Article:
Avian flu could keep turkeys out of your Thanksgiving Day meal

EMBED </>More Videos

You may not know it, but there is a chance your Thanksgiving will not go as planned. The problem is a looming turkey shortage (KTRK)

You may not know it, but there is a chance your Thanksgiving will not go as planned. The problem is a looming turkey shortage.

In Texas, our turkeys are in good shape, but the bulk of the supply comes from the Midwest where an outbreak of avian flu is forcing turkey farmers to kill their flocks.

You might not be thinking about Turkey right now, but we all know its what draws families together on Thanksgiving Day.

"I usually go to my grandmother's house and have dinner over see the family and catch up with old family members," consumer Austin Howell said.

But Thanksgiving plans for millions of Americans might have to change.

Avian flu has forced turkey farms in the mid west to slaughter millions of the birds.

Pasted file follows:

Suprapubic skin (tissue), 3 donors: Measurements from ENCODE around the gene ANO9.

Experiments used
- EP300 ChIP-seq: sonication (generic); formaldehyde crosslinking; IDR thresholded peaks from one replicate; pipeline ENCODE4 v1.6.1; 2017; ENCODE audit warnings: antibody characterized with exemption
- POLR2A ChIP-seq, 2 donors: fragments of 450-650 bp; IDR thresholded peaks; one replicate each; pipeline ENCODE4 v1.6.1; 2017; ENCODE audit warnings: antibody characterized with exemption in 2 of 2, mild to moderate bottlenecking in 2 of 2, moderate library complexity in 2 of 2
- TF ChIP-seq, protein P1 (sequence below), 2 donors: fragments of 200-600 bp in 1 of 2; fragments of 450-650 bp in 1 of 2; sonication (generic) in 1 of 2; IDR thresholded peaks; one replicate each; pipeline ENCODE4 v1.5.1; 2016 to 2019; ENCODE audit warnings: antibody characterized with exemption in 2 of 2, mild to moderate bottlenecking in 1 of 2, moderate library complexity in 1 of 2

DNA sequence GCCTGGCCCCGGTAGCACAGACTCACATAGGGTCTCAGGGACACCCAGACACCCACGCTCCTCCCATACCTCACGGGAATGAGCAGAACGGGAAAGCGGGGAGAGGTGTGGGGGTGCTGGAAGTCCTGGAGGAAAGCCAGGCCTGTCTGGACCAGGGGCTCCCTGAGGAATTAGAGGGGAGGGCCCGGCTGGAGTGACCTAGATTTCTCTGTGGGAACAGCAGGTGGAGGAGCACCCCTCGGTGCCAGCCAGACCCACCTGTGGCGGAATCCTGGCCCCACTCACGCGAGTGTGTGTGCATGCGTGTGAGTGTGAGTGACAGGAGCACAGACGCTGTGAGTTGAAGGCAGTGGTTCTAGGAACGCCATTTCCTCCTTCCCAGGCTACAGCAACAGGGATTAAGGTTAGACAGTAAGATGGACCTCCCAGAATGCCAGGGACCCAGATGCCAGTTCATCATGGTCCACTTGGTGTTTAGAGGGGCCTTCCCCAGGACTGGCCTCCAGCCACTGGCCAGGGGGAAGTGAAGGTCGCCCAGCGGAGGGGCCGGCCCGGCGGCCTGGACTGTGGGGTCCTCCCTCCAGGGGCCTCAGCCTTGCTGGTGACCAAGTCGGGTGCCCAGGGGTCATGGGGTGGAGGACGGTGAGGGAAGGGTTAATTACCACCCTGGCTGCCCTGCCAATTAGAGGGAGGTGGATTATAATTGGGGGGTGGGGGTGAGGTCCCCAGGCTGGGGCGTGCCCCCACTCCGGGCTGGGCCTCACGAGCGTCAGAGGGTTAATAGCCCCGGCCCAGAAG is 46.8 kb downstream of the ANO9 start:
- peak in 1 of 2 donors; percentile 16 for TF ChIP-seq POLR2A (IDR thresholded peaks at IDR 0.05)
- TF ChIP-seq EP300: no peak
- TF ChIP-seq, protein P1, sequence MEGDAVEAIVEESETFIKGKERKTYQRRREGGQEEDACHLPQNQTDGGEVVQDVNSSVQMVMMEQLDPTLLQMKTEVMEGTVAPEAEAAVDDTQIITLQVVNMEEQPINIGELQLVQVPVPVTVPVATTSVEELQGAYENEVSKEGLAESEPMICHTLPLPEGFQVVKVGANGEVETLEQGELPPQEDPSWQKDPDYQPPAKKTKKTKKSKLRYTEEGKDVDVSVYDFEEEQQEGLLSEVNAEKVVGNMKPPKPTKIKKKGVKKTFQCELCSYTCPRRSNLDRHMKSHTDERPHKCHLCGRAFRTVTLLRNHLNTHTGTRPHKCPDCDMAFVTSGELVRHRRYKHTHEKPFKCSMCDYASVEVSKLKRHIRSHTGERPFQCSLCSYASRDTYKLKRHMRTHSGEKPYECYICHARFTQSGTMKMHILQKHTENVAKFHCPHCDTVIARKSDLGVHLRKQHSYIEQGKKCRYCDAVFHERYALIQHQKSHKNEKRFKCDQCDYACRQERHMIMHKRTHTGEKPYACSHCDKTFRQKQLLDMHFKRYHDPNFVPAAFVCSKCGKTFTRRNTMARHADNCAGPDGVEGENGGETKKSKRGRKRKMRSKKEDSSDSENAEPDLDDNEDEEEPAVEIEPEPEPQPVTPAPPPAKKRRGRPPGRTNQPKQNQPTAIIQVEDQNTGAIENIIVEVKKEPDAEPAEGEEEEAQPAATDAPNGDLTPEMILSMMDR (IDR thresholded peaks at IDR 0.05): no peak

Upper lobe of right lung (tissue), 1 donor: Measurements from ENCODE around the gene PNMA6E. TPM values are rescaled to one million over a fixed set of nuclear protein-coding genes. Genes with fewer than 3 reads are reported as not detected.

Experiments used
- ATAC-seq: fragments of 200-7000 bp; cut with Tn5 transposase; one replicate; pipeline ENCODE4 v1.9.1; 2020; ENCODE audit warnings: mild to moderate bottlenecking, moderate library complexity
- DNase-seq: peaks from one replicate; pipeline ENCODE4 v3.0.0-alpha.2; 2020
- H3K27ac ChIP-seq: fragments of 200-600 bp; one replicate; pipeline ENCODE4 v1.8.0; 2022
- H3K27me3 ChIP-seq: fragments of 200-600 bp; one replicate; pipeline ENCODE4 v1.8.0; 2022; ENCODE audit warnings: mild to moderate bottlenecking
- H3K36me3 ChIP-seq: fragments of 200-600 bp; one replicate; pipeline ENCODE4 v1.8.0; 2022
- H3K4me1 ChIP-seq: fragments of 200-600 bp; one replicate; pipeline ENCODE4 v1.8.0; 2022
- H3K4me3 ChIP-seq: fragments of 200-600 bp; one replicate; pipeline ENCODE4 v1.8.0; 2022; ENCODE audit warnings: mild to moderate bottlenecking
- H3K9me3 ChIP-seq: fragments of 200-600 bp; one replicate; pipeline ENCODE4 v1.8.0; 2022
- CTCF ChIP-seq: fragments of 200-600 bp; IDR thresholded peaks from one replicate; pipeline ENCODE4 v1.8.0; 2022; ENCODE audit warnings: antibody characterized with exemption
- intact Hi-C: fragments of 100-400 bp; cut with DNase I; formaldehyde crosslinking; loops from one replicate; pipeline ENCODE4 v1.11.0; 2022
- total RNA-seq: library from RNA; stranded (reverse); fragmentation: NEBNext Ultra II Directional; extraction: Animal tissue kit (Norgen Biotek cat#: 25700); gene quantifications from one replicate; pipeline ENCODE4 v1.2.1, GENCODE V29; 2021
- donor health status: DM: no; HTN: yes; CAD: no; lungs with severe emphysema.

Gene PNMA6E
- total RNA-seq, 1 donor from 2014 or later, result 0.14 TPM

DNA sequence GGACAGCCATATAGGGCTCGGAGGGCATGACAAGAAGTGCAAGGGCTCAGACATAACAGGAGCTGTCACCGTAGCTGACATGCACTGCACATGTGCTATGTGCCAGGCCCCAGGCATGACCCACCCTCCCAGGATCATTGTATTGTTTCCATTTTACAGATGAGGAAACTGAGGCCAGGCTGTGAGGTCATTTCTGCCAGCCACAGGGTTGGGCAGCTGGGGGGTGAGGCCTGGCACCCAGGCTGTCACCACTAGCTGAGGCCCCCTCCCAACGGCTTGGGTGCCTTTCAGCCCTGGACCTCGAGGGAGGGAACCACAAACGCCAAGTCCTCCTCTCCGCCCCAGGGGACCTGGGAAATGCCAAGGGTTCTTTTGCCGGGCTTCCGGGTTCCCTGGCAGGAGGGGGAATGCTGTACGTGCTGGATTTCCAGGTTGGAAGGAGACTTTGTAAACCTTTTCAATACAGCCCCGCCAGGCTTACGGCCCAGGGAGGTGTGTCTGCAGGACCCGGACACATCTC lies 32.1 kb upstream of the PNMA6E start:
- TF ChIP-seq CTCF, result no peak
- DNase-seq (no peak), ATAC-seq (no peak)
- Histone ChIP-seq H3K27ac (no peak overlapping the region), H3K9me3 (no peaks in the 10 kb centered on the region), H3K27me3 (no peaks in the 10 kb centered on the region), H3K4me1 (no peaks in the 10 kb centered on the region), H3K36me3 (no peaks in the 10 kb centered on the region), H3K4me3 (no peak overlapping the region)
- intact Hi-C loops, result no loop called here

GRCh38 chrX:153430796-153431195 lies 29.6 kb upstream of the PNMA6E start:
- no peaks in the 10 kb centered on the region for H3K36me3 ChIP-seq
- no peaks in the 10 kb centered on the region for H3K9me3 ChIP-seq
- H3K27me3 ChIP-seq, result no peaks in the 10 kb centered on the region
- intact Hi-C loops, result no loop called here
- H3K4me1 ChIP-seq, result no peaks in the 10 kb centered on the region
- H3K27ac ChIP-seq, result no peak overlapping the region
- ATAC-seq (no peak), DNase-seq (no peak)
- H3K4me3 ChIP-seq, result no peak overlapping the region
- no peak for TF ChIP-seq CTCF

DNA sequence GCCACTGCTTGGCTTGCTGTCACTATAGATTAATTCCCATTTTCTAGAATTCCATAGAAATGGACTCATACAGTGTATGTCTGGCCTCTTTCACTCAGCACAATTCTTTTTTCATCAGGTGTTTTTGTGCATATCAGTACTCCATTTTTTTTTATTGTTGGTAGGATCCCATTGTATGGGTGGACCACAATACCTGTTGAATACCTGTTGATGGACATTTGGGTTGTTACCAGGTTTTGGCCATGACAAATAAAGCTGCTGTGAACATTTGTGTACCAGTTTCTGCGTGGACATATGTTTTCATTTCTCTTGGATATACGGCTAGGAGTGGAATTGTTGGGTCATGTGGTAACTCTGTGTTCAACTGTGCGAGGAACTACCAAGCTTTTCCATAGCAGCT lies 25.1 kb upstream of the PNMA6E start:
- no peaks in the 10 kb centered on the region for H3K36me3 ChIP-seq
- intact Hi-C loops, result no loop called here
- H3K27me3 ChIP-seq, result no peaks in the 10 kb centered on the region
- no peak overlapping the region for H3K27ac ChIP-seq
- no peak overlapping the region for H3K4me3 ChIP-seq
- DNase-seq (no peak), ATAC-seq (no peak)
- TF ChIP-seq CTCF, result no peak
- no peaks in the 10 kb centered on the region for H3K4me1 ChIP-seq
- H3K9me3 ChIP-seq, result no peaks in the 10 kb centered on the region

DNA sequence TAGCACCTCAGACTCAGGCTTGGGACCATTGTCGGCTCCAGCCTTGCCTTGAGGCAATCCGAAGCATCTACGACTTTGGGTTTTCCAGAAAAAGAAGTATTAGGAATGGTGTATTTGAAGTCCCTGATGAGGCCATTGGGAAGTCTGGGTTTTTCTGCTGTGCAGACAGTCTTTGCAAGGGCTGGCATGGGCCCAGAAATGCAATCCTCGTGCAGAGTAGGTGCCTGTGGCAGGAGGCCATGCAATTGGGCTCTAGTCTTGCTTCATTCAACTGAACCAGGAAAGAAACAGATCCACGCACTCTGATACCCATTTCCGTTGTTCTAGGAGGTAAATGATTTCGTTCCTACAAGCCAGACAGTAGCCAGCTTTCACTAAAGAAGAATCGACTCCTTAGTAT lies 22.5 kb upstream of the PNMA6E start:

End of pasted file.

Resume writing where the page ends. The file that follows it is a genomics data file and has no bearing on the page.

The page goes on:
Considering it takes a few months to raise table ready turkeys, time is running out to replace the birds lost to the flu outbreak. And that could be a big problem later in the year when demand for turkey starts to peak.

"Definitely because there is going to be a shortage, and they can't get anymore right now, a lot of them can't to hatch them out and have them ready November," said Phyllis Burns, who raises heritage breeds which take longer to mature.

But large scale turkey producers say the birds most Americans eat takes about four months raise.

Since Thanksgiving turkeys are typically processed beginning September, that leaves the prospect of a shortage looming on the horizon.

"Eggs, the same way there is going to be a shortage of eggs if it happens too," Burns said.

Burns says that's because avian flu is also devastating chicken producers. While chicken meat will not be impacted, egg laying hens are being slaughtered and it takes a few months to replace them.

Experts say egg prices could rise by 50 cents per dozen in the coming weeks.

The good news, so far Texas does not have any cases of avian flu.

If you are worried about having turkey on the table in November, you can always buy one now and keep it in the freezer.
Related Topics:
foodu.s. & worldthanksgivingHouston
(Copyright ©2018 KTRK-TV. All Rights Reserved.)